Why Clive Palmer’s personal party is doomed to end in tears

Like Italian politician Silvio Berlusconi (right), PUP leader Clive Palmer heads up what can be termed a ‘personal’ party. AAP/EPA/Alan Porritt/Angelo Carconi

To nobody’s great surprise, it turns out that the Palmer United Party (PUP) is much more “Palmer” than it is “United”. With Glenn Lazarus’ resignation late last week, PUP has gone in less than a year from having three senators – and an alliance with a fourth, Ricky Muir – to just one.

Jacqui Lambie and Lazarus’ departures have not only stripped Clive Palmer of most of his influence in parliament, but raised the question of whether PUP will even make it to the next federal election.

When Palmer first emerged, I wondered to what extent his leadership style and new career would be similar to those of other rich businesspeople in Western democracies who have entered politics with parties made in their own images. These include the likes of Frank Stronach in Austria, Janusz Palikot in Poland, Andrej Babiš in the Czech Republic and the most successful such leader to date, Silvio Berlusconi in Italy.

Most of these leaders have created “personal parties”. As I wrote in a 2013 Political Studies article about Berlusconi, these are parties that fulfil four main criteria:

  1. The party’s expected lifespan is seen – even by the majority of those within it – as dependent on the political lifespan of the founder-leader;
  2. Organisation at local level is neither constantly manifest nor permanent;
  3. The party’s image and campaign strategies are centred on the founder-leader; and
  4. The leader wields an extremely high degree of formal and/or informal power.

PUP appears to meet all these conditions. Those who have left PUP have spoken of it being totally dominated by Palmer. They have described him as having no desire to either set up any kind of lasting state structures or to involve grassroots members.

Like Berlusconi’s parties, PUP inflates at campaign time and deflates afterwards. And, again like Berlusconi’s parties, the leader’s image is central to PUP’s communication strategies, even in state campaigns where Palmer is not actually a candidate – just as Berlusconi has dominated regional election campaigns in Italy.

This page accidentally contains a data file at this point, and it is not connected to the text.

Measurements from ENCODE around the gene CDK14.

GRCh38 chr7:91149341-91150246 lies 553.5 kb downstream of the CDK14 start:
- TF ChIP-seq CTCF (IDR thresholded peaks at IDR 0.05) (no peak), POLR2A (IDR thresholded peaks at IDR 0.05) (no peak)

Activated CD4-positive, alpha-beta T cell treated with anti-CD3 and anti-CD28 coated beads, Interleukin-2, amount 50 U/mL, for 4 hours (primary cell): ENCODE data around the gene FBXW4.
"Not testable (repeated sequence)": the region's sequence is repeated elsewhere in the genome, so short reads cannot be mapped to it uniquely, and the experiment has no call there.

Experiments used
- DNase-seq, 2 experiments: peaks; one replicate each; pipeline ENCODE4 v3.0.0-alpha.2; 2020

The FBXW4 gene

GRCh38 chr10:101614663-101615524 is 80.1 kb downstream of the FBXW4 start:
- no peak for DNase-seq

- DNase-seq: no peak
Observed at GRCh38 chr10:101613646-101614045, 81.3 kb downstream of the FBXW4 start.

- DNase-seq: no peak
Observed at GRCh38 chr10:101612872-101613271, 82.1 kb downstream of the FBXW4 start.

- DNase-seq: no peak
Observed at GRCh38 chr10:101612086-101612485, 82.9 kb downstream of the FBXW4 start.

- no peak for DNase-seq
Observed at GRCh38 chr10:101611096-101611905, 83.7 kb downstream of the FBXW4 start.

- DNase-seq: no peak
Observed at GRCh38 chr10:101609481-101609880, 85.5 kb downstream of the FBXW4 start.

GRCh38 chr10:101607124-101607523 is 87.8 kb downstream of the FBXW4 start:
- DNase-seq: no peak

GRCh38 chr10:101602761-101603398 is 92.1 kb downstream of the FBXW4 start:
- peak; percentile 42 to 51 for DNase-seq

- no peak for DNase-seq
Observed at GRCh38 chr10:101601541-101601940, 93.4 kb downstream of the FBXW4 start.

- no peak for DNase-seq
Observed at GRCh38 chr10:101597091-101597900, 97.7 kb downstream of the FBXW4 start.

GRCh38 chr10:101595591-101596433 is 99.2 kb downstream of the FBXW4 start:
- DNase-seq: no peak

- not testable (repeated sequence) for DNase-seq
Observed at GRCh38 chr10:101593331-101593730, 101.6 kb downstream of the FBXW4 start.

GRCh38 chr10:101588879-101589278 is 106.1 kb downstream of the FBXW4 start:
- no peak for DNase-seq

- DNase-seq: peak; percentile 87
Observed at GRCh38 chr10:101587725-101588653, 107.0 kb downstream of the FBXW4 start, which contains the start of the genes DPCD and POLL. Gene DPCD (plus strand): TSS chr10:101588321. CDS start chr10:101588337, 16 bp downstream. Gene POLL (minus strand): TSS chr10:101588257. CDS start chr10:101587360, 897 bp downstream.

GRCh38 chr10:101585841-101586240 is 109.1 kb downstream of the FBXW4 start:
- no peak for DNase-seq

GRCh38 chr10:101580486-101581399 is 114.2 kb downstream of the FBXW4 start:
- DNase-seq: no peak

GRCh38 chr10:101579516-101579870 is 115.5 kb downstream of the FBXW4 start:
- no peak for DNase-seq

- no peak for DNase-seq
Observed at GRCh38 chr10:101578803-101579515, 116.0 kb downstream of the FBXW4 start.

Not only do Palmer and Berlusconi both lead “personal parties”, but we might say that they both lead “plutocrat parties”. Both men have used their enormous wealth to bankroll their political creations. In Palmer’s case, this outlay amounted to more than A$25 million according to the party’s 2013-14 accounts. In Berlusconi’s, it has been estimated – very conservatively – at around 100 million euros.

Also, both Berlusconi and Palmer created their own parties when – for very different reasons – they lost their key political friends. In Berlusconi’s case, the Italian Socialist Party (which he had generously supported) collapsed in the early 1990s, thus depriving his business empire of a crucial governmental ally. In Palmer’s case, the correlation between his dispute with the Liberal National Party in Queensland (which he too had generously supported) and his entry into politics looks more than mere coincidence.

However, that is where the similarities end. While Berlusconi has shown himself to be adept at transferring business organisational and marketing skills to politics, Palmer has appeared completely out of his depth in this sense. Berlusconi’s party communications, especially in the early years, were more professional and slicker than anything Italian politics had seen before. Palmer’s have simply looked amateur and cheap.

Take PUP’s main policy document from 2013. Apart from its five key policies at the beginning, most of the document was copied word-for-word from a Liberal Party platform. For example, if you compare page six of PUP’s policy statement about what it “believes”, you’ll find it is almost identical to what the Liberals believed.

Palmer’s electoral strategies have also smacked of naivety and amateurism. Unless a new party has massive resources not only in terms of money but also personnel (in central office and on the ground), it does not make sense to run in every lower house constituency at its first national election – as PUP did in 2013.

Although this does give more visibility to the party, it also means wasting a lot of precious time on candidates who have no idea what they are doing and no hope of winning seats. Targeting a smaller handful of seats is usually more effective.

As for the state level, not only has PUP performed well below its own expectations at elections in Tasmania, Victoria and – most notably – Palmer’s home state of Queensland, but it failed to register in time for the upcoming New South Wales state election. This is hardly the level of organisational skills you expect from a party run by someone who has had such a successful career in business.

Lazarus’ departure thus seems entirely in line with PUP’s haphazard history. Put simply, you do not sack the wife of one of your two remaining senators. Palmer has since said that he is:

… confident at the next election our team will be stronger, tougher and, more importantly, committed to what we stand for.

I very much doubt there will be a “next election”. As businessmen in politics go, Clive is beginning to resemble Kim Dotcom – whose momentum in New Zealand politics quickly flamed out – far more than he does Berlusconi.